Bowling For Dollars
Why do relationships fail? Because they grow stale. Why do sweater-wearing TV critics give the majority of movies a big thumbs down? Because they're too predictable. Why do voters embrace a shape-shifting Arkansas hillbilly while giving the bum's rush to guys like Paul Tsongas? Because one's a lovable rogue, and the other was as dull as dishwater. We want our newsmakers colorful. We want the killer leaping out of the broom closet, shouting, "Booga booga!" We want our sweethearts to be just unhinged enough to make life interesting, though not so unbalanced as to require protective gear.
I bring this up because of the Super Bowl, America's day-long paean to sloth and over-indulgence. It's a day when thousands of men and women consume their body weight in guacamole and bean dip to answer a question that has baffled humanity for well nigh a generation: Which team did you say the Falcons were, again? Once, the Super Bowl loomed large on our cultural landscape as an event where anything could happen -- and usually did -- whether it was Joe Montana leading the 49ers on a last second drive to beat the Cincinnati Bengals or Bob Costas doing a sideline interview with Mr. T to promote the upcoming premiere of The A-Team. ("I pity the fool who don't tune in tonight, Bob.")
And now? Now, everything about the Super Bowl seems as formulaic and predictable as a Jay Leno monologue, whether it's the game on the field or the broadcast itself. As sure as night follows day, as inevitable as the tides, as certain that I will be unable to get through this annual Super Bowl postmortem article without making an off-handed reference to doomed Miami Dolphins kicker Garo Yepremian, you can bet that three things will happen every year on Super Sunday. I will throw the full weight of my support behind the eventual loser. I will make way too much pasta salad for the annual Super Bowl party. And the Super Bowl commercials will fail to live up to their pre-game hype.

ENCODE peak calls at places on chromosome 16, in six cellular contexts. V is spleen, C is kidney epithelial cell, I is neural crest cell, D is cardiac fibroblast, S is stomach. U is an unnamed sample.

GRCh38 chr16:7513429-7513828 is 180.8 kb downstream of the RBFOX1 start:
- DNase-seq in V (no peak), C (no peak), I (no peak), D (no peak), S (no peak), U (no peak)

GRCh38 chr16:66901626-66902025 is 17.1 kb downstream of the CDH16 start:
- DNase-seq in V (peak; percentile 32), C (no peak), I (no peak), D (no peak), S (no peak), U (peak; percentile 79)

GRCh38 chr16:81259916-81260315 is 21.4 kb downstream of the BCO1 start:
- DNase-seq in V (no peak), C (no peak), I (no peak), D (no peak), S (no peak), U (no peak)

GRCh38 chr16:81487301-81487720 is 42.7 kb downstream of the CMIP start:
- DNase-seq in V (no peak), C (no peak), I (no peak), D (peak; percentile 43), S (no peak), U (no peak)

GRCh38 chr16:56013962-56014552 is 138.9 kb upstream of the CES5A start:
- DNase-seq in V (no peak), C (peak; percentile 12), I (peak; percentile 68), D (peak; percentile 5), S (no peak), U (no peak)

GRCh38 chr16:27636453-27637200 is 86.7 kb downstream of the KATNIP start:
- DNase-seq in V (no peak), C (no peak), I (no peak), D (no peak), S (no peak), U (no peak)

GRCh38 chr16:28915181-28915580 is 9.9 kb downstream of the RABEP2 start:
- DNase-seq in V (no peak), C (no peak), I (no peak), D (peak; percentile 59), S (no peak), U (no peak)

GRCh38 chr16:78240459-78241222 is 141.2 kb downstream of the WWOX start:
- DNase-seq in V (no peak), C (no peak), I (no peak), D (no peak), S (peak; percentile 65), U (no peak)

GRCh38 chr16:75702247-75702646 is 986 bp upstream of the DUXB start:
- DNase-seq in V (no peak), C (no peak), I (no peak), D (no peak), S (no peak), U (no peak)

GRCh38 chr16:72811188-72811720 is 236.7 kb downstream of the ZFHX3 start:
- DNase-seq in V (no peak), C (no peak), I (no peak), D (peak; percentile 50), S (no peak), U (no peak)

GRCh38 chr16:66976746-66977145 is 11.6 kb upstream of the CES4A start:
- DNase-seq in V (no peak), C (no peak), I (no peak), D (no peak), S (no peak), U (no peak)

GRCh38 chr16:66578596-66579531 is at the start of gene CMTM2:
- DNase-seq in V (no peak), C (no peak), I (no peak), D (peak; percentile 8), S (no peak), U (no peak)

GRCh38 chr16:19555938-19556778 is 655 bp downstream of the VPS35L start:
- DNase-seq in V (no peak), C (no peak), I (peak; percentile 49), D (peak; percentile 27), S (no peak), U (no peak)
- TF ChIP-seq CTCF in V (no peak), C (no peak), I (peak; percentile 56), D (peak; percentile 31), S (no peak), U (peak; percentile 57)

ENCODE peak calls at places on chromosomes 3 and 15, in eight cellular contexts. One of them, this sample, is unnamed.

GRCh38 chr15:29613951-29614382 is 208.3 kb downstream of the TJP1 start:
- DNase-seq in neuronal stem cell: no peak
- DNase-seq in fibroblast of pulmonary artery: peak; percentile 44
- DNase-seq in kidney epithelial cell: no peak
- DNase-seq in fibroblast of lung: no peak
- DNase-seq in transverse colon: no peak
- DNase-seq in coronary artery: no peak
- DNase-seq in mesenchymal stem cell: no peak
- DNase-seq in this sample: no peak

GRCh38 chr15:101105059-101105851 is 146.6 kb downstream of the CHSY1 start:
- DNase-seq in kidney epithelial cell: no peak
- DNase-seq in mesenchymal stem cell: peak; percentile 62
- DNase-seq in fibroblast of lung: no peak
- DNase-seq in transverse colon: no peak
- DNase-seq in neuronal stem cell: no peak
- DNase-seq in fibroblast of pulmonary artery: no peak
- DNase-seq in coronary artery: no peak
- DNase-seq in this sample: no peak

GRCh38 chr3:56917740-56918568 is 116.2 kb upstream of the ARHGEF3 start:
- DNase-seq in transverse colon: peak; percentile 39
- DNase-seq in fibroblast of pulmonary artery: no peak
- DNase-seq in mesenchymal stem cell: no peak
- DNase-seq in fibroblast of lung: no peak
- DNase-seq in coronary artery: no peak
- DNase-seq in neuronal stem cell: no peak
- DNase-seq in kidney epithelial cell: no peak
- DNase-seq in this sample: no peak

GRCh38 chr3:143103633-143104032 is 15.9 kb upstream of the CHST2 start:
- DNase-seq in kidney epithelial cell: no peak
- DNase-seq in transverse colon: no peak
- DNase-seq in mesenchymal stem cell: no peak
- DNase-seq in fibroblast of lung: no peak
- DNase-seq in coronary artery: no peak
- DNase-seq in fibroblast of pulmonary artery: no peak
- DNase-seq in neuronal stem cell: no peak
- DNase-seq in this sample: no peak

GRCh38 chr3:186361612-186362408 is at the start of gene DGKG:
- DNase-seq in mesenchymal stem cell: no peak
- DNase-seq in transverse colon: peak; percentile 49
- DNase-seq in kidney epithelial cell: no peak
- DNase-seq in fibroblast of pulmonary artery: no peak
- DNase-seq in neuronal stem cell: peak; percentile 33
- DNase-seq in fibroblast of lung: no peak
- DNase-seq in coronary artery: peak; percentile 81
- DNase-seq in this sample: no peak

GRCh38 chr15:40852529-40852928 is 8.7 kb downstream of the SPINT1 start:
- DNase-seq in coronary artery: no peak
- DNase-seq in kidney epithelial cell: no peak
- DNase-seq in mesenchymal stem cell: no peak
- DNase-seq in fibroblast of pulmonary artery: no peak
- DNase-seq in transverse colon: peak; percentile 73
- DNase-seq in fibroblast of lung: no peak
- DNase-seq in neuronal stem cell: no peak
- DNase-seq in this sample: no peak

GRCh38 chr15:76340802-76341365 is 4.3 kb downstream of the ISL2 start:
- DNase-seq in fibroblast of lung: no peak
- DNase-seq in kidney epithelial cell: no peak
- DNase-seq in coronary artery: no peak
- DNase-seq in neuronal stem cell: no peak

It was no different this year. Continuing a proud tradition that includes backing such dubious horses as the Buffalo Bills and San Diego Chargers, I embraced the Atlanta Falcons as the can't-miss upset team of the century. I'm now varying the routes I take home to avoid running into my bookie. As for the pasta salad, it's been a week since the big game, and I can't give the stuff away. Even the food banks are no longer taking my calls.
And the commercials? Just as the Falcons ran on to the field of Joe Robbie-Pro Player-Your Name Here Stadium full of piss and vinegar only to have their heads handed to them by the far superior Denver Broncos, the Super Bowl commercials debuted to much pomp and circumstance only to be crushed under the weight of their own expectations, fading from memory as soon as the final gun sounded. I only wish the bowl of pasta salad congealing in my refrigerator could disappear so quickly.
It's not that the Super Bowl commercials were uniformly bad. There were even a few clever spots that stood out from the steady flow of blandness that dominated the breaks during last week's game. But for the most part, the commercials came off like a wobbly Chris Chandler screen pass, tipped and battered and falling well short of the target. Hell, most of the spots seemed to be dusted-off repeats that advertisers trot out on any given Sunday to sell beer and cars and no-load mutual funds.